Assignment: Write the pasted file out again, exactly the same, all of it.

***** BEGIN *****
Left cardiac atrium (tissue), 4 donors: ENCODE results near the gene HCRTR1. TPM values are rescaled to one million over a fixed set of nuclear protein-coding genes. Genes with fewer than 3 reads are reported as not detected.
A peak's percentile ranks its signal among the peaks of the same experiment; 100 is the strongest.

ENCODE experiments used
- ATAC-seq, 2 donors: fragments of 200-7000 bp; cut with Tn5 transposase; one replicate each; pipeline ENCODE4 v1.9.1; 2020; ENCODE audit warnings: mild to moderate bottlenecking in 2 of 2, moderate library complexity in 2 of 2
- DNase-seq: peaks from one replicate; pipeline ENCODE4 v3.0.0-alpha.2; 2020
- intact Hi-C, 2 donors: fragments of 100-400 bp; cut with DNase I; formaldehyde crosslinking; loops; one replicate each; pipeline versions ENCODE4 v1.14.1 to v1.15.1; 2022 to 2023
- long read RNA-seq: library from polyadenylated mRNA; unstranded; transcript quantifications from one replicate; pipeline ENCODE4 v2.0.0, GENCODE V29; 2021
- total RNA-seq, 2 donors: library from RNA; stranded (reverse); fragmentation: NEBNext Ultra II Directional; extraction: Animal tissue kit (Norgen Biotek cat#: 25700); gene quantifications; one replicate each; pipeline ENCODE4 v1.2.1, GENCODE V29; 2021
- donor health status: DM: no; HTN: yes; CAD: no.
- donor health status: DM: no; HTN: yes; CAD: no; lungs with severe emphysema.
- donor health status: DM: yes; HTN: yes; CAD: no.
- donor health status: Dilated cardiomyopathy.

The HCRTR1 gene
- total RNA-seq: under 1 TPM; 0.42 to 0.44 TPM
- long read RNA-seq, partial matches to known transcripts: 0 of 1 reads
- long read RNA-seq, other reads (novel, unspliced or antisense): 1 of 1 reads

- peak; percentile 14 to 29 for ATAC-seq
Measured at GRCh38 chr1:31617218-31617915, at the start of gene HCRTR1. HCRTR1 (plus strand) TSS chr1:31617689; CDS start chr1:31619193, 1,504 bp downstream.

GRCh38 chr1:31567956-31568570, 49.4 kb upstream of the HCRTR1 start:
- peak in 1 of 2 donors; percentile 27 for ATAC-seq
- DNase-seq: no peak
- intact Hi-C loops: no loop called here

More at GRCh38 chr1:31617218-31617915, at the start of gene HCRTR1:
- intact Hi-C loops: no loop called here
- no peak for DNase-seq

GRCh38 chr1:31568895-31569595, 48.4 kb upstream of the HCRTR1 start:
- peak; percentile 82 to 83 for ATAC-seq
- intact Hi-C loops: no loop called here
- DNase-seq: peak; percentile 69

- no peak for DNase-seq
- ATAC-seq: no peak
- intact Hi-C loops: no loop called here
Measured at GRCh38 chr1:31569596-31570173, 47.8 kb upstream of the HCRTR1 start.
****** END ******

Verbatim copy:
Left cardiac atrium (tissue), 4 donors: ENCODE results near the gene HCRTR1. TPM values are rescaled to one million over a fixed set of nuclear protein-coding genes. Genes with fewer than 3 reads are reported as not detected.
A peak's percentile ranks its signal among the peaks of the same experiment; 100 is the strongest.

ENCODE experiments used
- ATAC-seq, 2 donors: fragments of 200-7000 bp; cut with Tn5 transposase; one replicate each; pipeline ENCODE4 v1.9.1; 2020; ENCODE audit warnings: mild to moderate bottlenecking in 2 of 2, moderate library complexity in 2 of 2
- DNase-seq: peaks from one replicate; pipeline ENCODE4 v3.0.0-alpha.2; 2020
- intact Hi-C, 2 donors: fragments of 100-400 bp; cut with DNase I; formaldehyde crosslinking; loops; one replicate each; pipeline versions ENCODE4 v1.14.1 to v1.15.1; 2022 to 2023
- long read RNA-seq: library from polyadenylated mRNA; unstranded; transcript quantifications from one replicate; pipeline ENCODE4 v2.0.0, GENCODE V29; 2021
- total RNA-seq, 2 donors: library from RNA; stranded (reverse); fragmentation: NEBNext Ultra II Directional; extraction: Animal tissue kit (Norgen Biotek cat#: 25700); gene quantifications; one replicate each; pipeline ENCODE4 v1.2.1, GENCODE V29; 2021
- donor health status: DM: no; HTN: yes; CAD: no.
- donor health status: DM: no; HTN: yes; CAD: no; lungs with severe emphysema.
- donor health status: DM: yes; HTN: yes; CAD: no.
- donor health status: Dilated cardiomyopathy.

The HCRTR1 gene
- total RNA-seq: under 1 TPM; 0.42 to 0.44 TPM
- long read RNA-seq, partial matches to known transcripts: 0 of 1 reads
- long read RNA-seq, other reads (novel, unspliced or antisense): 1 of 1 reads

- peak; percentile 14 to 29 for ATAC-seq
Measured at GRCh38 chr1:31617218-31617915, at the start of gene HCRTR1. HCRTR1 (plus strand) TSS chr1:31617689; CDS start chr1:31619193, 1,504 bp downstream.

GRCh38 chr1:31567956-31568570, 49.4 kb upstream of the HCRTR1 start:
- peak in 1 of 2 donors; percentile 27 for ATAC-seq
- DNase-seq: no peak
- intact Hi-C loops: no loop called here

More at GRCh38 chr1:31617218-31617915, at the start of gene HCRTR1:
- intact Hi-C loops: no loop called here
- no peak for DNase-seq

GRCh38 chr1:31568895-31569595, 48.4 kb upstream of the HCRTR1 start:
- peak; percentile 82 to 83 for ATAC-seq
- intact Hi-C loops: no loop called here
- DNase-seq: peak; percentile 69

- no peak for DNase-seq
- ATAC-seq: no peak
- intact Hi-C loops: no loop called here
Measured at GRCh38 chr1:31569596-31570173, 47.8 kb upstream of the HCRTR1 start.